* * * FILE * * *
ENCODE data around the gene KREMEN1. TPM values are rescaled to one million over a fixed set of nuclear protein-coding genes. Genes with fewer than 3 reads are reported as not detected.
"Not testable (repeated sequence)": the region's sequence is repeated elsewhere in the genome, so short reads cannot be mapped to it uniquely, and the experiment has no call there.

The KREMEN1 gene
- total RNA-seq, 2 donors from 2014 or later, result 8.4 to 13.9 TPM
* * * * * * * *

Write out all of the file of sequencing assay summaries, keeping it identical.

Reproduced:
ENCODE data around the gene KREMEN1. TPM values are rescaled to one million over a fixed set of nuclear protein-coding genes. Genes with fewer than 3 reads are reported as not detected.
"Not testable (repeated sequence)": the region's sequence is repeated elsewhere in the genome, so short reads cannot be mapped to it uniquely, and the experiment has no call there.

The KREMEN1 gene
- total RNA-seq, 2 donors from 2014 or later, result 8.4 to 13.9 TPM